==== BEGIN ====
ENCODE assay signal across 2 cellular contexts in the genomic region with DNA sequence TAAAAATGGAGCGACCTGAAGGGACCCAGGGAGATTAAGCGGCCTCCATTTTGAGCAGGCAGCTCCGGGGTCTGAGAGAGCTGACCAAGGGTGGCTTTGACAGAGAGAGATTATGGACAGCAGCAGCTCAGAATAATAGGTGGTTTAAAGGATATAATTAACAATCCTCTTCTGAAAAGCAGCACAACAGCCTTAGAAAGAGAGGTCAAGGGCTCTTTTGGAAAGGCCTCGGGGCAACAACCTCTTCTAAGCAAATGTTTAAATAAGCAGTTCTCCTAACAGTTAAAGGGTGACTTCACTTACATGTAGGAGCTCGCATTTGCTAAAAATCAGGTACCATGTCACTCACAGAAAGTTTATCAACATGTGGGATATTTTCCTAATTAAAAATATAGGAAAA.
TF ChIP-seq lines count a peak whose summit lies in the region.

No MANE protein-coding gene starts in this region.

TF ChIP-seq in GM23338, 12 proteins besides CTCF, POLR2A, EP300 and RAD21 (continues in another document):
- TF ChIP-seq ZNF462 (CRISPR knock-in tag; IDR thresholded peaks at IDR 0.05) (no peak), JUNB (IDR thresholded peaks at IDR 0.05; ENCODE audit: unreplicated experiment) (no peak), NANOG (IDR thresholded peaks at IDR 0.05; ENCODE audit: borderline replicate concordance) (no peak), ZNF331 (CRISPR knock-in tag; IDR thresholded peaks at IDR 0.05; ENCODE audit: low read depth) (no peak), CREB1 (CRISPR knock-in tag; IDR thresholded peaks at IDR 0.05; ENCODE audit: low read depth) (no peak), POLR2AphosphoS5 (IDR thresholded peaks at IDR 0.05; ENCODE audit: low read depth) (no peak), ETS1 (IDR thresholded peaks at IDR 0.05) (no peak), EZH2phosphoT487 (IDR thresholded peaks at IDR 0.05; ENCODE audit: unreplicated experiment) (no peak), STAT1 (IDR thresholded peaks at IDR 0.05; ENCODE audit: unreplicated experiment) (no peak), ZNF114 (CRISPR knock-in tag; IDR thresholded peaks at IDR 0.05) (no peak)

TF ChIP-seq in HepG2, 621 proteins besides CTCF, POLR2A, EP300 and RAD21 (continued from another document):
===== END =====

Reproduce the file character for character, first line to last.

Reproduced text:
ENCODE assay signal across 2 cellular contexts in the genomic region with DNA sequence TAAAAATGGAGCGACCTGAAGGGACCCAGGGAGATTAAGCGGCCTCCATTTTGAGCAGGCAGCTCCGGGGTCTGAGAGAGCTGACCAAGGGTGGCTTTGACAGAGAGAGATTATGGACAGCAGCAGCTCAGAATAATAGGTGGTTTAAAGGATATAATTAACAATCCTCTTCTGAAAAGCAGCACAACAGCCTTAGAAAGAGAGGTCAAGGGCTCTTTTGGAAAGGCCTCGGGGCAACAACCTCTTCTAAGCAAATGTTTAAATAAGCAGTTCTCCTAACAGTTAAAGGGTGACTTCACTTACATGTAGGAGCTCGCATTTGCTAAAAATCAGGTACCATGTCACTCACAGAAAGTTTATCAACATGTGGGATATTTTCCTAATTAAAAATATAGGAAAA.
TF ChIP-seq lines count a peak whose summit lies in the region.

No MANE protein-coding gene starts in this region.

TF ChIP-seq in GM23338, 12 proteins besides CTCF, POLR2A, EP300 and RAD21 (continues in another document):
- TF ChIP-seq ZNF462 (CRISPR knock-in tag; IDR thresholded peaks at IDR 0.05) (no peak), JUNB (IDR thresholded peaks at IDR 0.05; ENCODE audit: unreplicated experiment) (no peak), NANOG (IDR thresholded peaks at IDR 0.05; ENCODE audit: borderline replicate concordance) (no peak), ZNF331 (CRISPR knock-in tag; IDR thresholded peaks at IDR 0.05; ENCODE audit: low read depth) (no peak), CREB1 (CRISPR knock-in tag; IDR thresholded peaks at IDR 0.05; ENCODE audit: low read depth) (no peak), POLR2AphosphoS5 (IDR thresholded peaks at IDR 0.05; ENCODE audit: low read depth) (no peak), ETS1 (IDR thresholded peaks at IDR 0.05) (no peak), EZH2phosphoT487 (IDR thresholded peaks at IDR 0.05; ENCODE audit: unreplicated experiment) (no peak), STAT1 (IDR thresholded peaks at IDR 0.05; ENCODE audit: unreplicated experiment) (no peak), ZNF114 (CRISPR knock-in tag; IDR thresholded peaks at IDR 0.05) (no peak)

TF ChIP-seq in HepG2, 621 proteins besides CTCF, POLR2A, EP300 and RAD21 (continued from another document):